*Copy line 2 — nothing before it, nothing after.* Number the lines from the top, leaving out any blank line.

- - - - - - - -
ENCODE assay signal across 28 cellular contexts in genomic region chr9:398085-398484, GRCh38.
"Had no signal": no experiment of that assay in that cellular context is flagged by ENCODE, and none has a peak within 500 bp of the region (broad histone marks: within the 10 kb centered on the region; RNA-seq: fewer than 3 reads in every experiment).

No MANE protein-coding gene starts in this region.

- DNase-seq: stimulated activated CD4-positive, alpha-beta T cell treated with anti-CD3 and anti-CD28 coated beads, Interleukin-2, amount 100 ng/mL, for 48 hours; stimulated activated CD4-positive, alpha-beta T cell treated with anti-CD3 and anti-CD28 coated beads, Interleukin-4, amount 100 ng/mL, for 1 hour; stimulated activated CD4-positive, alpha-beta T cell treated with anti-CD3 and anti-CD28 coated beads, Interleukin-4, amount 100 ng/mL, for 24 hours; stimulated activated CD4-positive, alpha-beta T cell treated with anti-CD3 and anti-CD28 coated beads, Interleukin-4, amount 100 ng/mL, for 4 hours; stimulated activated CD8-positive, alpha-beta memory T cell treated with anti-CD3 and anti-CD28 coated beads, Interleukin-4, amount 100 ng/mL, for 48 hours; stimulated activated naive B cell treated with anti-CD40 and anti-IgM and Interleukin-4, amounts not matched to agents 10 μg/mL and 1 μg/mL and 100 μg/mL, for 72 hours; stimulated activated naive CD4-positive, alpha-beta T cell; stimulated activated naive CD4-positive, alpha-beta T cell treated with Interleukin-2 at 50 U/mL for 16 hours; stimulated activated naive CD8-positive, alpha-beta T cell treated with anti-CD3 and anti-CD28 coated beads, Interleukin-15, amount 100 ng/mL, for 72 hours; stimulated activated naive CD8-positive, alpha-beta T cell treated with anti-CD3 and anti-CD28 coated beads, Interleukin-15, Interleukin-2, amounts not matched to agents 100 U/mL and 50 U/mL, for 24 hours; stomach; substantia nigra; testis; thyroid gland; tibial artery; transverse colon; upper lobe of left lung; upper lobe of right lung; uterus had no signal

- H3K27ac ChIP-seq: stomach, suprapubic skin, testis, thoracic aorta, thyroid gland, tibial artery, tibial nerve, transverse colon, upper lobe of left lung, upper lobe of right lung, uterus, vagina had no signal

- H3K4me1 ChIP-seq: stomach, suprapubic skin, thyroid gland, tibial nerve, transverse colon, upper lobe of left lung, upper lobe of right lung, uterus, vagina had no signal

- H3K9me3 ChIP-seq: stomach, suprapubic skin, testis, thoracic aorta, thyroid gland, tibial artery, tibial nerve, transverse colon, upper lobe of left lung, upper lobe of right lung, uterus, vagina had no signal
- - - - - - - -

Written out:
"Had no signal": no experiment of that assay in that cellular context is flagged by ENCODE, and none has a peak within 500 bp of the region (broad histone marks: within the 10 kb centered on the region; RNA-seq: fewer than 3 reads in every experiment).